Civic - Future Forecast

This Mel­bourne group's first long­play­er is a seam­less con­tin­u­a­tion of what was al­ready so lov­able about their pre­vi­ous EPs. Sure, their style of old­school garage punk with that un­de­ni­able Ra­dio Bird­man vibe has grown a quite long beard by now, but what a charm­ing and glo­ri­ous beard that is! To be fair, they're al­so try­ing out some new things here, at some points let­ting a touch of Wipers shine through, dab­bling in dark post punk or try­ing their hands at Am­Rep-style sludgy noise rock. But let's not kid our­selves here; what this group does best at this mo­ment is knock­ing out one straight­for­ward yet so­phis­ti­cat­ed rock­er af­ter an­oth­er with amaz­ing con­fi­dence.

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Youth Regiment - Youth Regiment

An­oth­er Im­po­tent Fe­tus re­lease, an­oth­er short and sweet burst of noisy, old­school-ish hard­core punk ap­proach­ing the genre from charm­ing­ly odd an­gles.

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Pedigree - Connected?

Their 2019 de­but al­bum New Freak was great fun al­ready, but on the bel­gian group's newest EP all the mov­ing parts click in­to each oth­er way more tight­ly and ef­fec­tive, while their quite slick yet pow­er­ful garage punk sound has gained a bit more of a sub­tle post punk vibe. At var­i­ous points i'm re­mind­ed of groups like (ear­ly) Teenanger, Video, Flat Worms, Sauna Youth, Ex-Cult as well as french acts Night­watch­ers & Telecult.

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The Celetoids - Optic Nerve

While their 2017 Pu­pal Stage EP still struck me as a bit un­der­cooked, their newest tape shows these croa­t­ian punks (fea­tur­ing mem­bers of Mod­ern Delu­sion) re­fin­ing their sound in­to some­thing way more con­sis­tent and en­joy­able, made up of straight-ahead punk rock that some­times veers slight­ly to­wards the KBD-in­spired garage sound of groups like Launch­er, Frea­kees… at oth­er times tak­ing some cues from melod­ic, post punk-lean­ing acts in the fash­ion of Red Dons, Xe­tas, Anx­ious Liv­ing or ear­li­er The Es­tranged.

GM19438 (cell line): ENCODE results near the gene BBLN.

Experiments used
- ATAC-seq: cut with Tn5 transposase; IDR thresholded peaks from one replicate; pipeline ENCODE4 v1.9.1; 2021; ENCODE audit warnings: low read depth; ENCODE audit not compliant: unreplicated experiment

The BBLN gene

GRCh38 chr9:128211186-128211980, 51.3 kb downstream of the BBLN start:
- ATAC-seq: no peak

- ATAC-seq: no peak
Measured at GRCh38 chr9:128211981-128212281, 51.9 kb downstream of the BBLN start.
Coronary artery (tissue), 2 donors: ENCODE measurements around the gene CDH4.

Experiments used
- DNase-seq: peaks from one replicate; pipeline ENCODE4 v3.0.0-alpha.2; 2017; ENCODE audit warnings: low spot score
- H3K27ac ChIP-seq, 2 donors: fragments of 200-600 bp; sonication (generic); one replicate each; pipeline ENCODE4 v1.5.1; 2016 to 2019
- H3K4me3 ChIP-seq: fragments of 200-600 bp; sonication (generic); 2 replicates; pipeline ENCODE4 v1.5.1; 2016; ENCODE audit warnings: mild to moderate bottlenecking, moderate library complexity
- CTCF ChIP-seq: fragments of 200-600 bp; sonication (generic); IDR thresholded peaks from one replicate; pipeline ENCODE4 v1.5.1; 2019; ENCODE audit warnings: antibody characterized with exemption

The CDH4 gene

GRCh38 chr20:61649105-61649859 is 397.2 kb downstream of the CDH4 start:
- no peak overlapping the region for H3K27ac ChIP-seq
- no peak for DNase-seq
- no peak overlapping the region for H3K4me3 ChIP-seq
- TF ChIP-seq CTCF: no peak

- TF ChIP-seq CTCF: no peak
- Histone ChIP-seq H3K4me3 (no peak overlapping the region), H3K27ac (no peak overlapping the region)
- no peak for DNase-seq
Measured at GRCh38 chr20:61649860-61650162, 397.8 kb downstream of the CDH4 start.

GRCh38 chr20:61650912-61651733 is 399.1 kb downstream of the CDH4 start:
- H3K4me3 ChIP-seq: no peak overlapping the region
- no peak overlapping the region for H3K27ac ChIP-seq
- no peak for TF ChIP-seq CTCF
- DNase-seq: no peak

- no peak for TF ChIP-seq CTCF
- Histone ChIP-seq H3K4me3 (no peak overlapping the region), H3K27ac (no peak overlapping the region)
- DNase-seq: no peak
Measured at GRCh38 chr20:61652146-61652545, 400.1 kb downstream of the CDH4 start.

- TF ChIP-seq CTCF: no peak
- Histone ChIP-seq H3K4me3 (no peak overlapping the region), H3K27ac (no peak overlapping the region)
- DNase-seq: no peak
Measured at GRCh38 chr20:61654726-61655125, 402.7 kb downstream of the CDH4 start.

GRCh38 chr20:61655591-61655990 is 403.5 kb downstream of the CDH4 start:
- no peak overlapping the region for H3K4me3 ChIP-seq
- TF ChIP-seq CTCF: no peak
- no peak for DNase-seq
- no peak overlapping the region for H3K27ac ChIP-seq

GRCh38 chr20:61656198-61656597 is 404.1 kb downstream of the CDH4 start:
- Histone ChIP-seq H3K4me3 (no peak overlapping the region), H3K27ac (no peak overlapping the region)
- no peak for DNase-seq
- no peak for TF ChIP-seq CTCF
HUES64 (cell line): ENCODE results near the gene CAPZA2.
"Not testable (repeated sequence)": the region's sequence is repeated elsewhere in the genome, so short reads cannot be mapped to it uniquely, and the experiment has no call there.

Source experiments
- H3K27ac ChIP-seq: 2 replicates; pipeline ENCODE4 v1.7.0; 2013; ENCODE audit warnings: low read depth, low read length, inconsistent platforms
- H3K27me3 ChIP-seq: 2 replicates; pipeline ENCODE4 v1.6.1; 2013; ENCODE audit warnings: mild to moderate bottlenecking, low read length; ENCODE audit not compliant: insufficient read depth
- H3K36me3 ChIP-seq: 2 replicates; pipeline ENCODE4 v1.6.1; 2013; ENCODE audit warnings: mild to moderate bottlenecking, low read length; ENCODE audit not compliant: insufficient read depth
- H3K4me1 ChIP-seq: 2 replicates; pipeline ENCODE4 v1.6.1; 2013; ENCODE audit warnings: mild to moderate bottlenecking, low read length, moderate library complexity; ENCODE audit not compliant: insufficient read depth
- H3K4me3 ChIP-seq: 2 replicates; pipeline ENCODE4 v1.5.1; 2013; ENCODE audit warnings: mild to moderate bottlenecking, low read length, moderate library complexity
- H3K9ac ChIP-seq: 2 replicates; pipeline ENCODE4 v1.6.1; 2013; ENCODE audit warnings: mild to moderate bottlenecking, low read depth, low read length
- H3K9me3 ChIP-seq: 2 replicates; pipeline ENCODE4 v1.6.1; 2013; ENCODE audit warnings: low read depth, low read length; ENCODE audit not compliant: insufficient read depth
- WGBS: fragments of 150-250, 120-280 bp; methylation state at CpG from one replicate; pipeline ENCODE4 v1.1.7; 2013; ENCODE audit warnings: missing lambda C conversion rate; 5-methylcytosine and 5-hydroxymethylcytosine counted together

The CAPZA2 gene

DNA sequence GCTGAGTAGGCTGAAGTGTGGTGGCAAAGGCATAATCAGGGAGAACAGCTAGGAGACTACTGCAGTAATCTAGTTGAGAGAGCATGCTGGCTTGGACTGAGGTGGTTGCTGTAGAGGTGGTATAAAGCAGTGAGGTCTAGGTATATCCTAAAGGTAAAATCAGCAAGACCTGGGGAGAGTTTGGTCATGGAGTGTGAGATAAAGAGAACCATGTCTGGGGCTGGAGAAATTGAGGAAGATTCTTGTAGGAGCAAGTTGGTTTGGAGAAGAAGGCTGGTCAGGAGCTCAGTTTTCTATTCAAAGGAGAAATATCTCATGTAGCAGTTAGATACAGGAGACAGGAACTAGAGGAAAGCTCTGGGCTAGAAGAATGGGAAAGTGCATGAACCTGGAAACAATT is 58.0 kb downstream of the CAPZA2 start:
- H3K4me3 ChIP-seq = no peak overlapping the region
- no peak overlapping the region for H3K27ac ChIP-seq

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The Archaeas - Archaeas

Fol­low­ing a 7" on To­tal Punk ear­li­er this year, we now get a full length taste of this Louisville trio's raw en­er­gy via an­oth­er high­ly rep­utable garage la­bel, Goner Records. Don't ex­pect any­thing clever or orig­i­nal about their mu­sic. In­stead, ex­pect some­thing very fa­mil­iar done ex­cep­tion­al­ly well - an undi­lut­ed blast of straight, stu­pid and sim­ple, '77-fla­vored, balls-to-the-walls un­apolo­getic garage punk may­hem.

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Silicone Values - I Hate Fascist Rock And Roll /​​ Dumb Luck

Two de­li­cious treats of end­less­ly charm­ing high­est qual­i­ty DIY Punk by a group from Leeds, not too far off from oth­er Tele­vi­sion Per­son­al­i­ties-in­flu­enced bands of re­cent times like Neu­trals, Sub­ur­ban Homes, Freak Genes.

Tom Lyngcoln - Raging Head

An stun­ning sec­ond so­lo ef­fort by some dude who sim­ply knows what he's do­ing, hav­ing so far played in noise rock and post­core groups Pale Heads, The Na­tion Blue as well as the more folk lean­ing Lee Memo­r­i­al and Har­mo­ny, among oth­ers. This record strong­ly veers to­ward the loud­er side of his discog­ra­phy while still adding a few new in­gre­di­ents to the mix, cov­er­ing a quite im­pres­sive spec­trum in­clud­ing malan­choly Wipers-es­que post punk with hints of Red Dons or Ner­vosas, post­core of the rather melod­ic va­ri­ety rem­i­nis­cent, to vary­ing de­grees, of Meat Wave, Bloody Gears, Hot Snakes as well as some breath­less garage en­er­gy á la Jack­son Reid Brig­gs & The Heaters. Tons worth of larg­er than life dra­ma, the songs to pull it of and a per­for­mance pow­er­ful enough to make you be­lieve every sin­gle note.

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Taulard - Dans La Plaine

Six years have passed now since Taulard of Greno­ble, France put out their ut­ter­ly en­chant­i­ng, oth­er­world­ly de­but al­bum Les Abor­ds Du Ly­cée. Even af­ter such a long time, there's still no oth­er Band quite like them and their gui­tar-less, or­gan-cen­tric, deeply melan­choly and ec­cen­tric (post-)punk sound that on pa­per looks like it could nev­er work, but some­how it does.

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CB Radio Gorgeous - CB Radio Gorgeous 7"

Some­how i must've over­looked this Chica­go quartet's first EP two years ago… got­ta catch up on that now, since their new 7" im­me­di­ate­ly won me over with its first-rate blend of some­what garage- and hard­core-in­fused no-fuss punk rock not too far off from Neg­a­tive Scan­ner (whose des­ig­nat­ed gui­tar user Matt Re­vers is al­so among the per­pe­tra­tors at work here), Vexx and round­ed off by a mea­sured dose of Amyl & The Snif­fers-es­que '77 style riff­ing.

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Xetas - The Cypher

Their third LP - once again re­leased via the taste­ful­ly named la­bel 12XU Records (which i'm to­tal­ly not in­volved with, i promise!) - presents Austin punks Xe­tas' sound in its most ma­ture in­car­na­tion yet, most no­tice­able in terms of its more con­fi­dent, var­ied and al­ways rock sol­id songcraft. Still rid­ing the fine line be­tween straight­for­ward punk rock and en­er­getic post punk/-core, with the nee­dle point­ing a bit more in the lat­ter di­rec­tion this time, you might de­scribe this shit as a cu­ri­ous mix be­tween Red Dons, Video, Meat Wave and Day­light Rob­bery. In oth­er words: Qual­i­ty Stuff!

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